Providing new tools and instruments does not however necessarily change the prescriber practice. However, increased use of parasitological tests of malaria to guide treatment options often fails to achieve its objective due to some patient’s desire and social support for denying ant malarial drugs, leading to a persistent preference among prescribers for a diagnosis of malaria, even in an event of a negative test result. In 1997 increased availability of blood slide microscopy in Zambia had little effect due to the tendency to prescribe ant malarial treatment on clinical diagnosis (‘presumptive treatment’) or to slide-negative patients. A number of more recent studies have shown that prescriber have more prevalence on clinical diagnosis than laboratory investigations of malaria. This reduces both the clinical effectiveness and cost-effectiveness of RDTs and leads to persistent over diagnosis of malaria which results to wastage of valuable medicine. Getting misdiagnosis of febrile illness as malaria close to zero should lead to improved case management as well as reduced coartem unnecessary usage. The reasons for over prescription of coartem even when test results are showing negative are complex, and depend on prescriber perceptions including of patient expectations [4-6]. Therefore interventions aimed at patient perceptions as well as prescribers need to prescriber coartem in negative clients should be addressed and reinforced especially targeting prescribers.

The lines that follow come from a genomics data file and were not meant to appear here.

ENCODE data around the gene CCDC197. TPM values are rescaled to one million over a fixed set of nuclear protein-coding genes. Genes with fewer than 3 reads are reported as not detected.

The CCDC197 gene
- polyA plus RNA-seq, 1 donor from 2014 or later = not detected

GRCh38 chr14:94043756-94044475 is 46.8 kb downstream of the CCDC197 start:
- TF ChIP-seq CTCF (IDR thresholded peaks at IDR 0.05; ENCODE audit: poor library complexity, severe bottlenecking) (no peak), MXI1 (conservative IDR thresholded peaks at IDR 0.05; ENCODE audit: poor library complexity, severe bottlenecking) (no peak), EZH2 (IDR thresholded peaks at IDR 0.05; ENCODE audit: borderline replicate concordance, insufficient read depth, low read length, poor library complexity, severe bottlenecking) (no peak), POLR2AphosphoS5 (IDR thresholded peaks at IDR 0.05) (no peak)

The objectives of the study include:
i. To establish the overall usage of artemether plus lumefantrine (Coartem) drug at the CBU health facility.
ii. To know and establish the drug usage after good prescribing interventions were introduced
iii. To promote rational drug use.
iv. To sensitize prescribers on the importance of prescribing coartem using laboratory investigations.
v. To promote the use of parasitological tests and Rapid diagnostic tests in the treatment of malaria
CBU health facility receives antimalarial drugs in particular coartem from Kitwe district health office through the Ministry of Health (MOH) of the Government of the Republic of Zambia. In June, 2017, there was a concern from the district health office that out of 17 health facilities in Kitwe, CBU health was the first in terms of coartem consumption even when the catchment population of the facility is low. From July to December, 2017 we conducted a study at CBU health facility situated with riverside area in Kitwe, Zambia to establish coartem consumption and how it was being prescribed. At the commencement of the study, prescribers were prescribing freely for clinical and confirmed malaria. It was up to their jurisdiction to prescribe the antimalarial drugs even if the malaria slide was negative. To have consumption data on the usage of coartem at the CBU health facility, the previous three months dispensed prescriptions were analyzed. The data below shows the consumption pattern before the prescribing interventions guidelines on the use of coartem were introduced (Table 1). From September to Deccember, 2017, the health facility management implemented some interventions and guidelines on how coartem must be prescribed as well as being dispensed to the clients. These interventions included.